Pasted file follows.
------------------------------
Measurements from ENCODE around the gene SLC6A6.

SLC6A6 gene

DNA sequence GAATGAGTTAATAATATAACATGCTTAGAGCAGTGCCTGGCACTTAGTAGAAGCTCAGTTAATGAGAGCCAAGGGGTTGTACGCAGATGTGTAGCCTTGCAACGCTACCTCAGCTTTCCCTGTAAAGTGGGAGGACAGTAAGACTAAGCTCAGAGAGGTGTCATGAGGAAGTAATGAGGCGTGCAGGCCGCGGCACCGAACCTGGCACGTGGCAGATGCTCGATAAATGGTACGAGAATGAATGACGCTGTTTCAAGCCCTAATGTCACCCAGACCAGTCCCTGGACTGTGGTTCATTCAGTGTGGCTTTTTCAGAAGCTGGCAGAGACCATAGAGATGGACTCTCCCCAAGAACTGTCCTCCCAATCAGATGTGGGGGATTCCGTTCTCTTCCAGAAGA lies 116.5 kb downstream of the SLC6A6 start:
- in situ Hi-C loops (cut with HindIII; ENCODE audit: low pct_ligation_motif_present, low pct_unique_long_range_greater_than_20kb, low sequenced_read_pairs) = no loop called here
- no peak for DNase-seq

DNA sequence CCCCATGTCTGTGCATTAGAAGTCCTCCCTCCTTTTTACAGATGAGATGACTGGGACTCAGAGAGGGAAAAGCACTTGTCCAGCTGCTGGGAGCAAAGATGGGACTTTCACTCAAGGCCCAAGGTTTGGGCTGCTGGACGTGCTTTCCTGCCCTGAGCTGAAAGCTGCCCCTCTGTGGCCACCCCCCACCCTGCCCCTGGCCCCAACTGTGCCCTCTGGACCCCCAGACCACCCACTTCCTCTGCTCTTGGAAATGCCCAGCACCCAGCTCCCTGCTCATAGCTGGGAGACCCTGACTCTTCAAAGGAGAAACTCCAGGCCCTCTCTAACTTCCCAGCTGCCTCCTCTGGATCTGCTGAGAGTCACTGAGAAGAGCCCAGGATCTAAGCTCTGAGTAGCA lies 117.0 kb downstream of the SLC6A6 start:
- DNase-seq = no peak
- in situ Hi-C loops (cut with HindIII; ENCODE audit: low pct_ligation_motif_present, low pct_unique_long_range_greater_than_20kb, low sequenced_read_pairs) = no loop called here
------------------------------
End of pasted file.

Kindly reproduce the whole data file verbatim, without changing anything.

Measurements from ENCODE around the gene SLC6A6.

SLC6A6 gene

DNA sequence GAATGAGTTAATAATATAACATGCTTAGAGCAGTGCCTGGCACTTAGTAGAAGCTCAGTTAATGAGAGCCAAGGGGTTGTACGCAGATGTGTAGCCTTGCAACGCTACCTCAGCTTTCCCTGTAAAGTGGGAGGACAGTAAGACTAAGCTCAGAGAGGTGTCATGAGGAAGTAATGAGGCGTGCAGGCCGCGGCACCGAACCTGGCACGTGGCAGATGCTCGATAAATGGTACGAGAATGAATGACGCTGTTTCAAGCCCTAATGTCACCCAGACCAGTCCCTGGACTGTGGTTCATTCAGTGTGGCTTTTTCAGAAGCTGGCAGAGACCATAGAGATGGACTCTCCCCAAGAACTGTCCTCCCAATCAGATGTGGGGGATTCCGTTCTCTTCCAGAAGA lies 116.5 kb downstream of the SLC6A6 start:
- in situ Hi-C loops (cut with HindIII; ENCODE audit: low pct_ligation_motif_present, low pct_unique_long_range_greater_than_20kb, low sequenced_read_pairs) = no loop called here
- no peak for DNase-seq

DNA sequence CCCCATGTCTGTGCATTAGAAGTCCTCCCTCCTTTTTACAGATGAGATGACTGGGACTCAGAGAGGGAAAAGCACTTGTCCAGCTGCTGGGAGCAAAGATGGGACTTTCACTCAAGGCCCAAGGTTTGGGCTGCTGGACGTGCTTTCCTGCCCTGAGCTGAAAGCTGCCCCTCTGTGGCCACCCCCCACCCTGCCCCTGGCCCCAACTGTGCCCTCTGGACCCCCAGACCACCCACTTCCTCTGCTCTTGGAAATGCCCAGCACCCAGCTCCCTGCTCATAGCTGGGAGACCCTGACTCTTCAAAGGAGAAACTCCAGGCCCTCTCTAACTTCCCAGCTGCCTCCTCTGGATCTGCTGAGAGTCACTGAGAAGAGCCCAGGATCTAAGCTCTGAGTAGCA lies 117.0 kb downstream of the SLC6A6 start:
- DNase-seq = no peak
- in situ Hi-C loops (cut with HindIII; ENCODE audit: low pct_ligation_motif_present, low pct_unique_long_range_greater_than_20kb, low sequenced_read_pairs) = no loop called here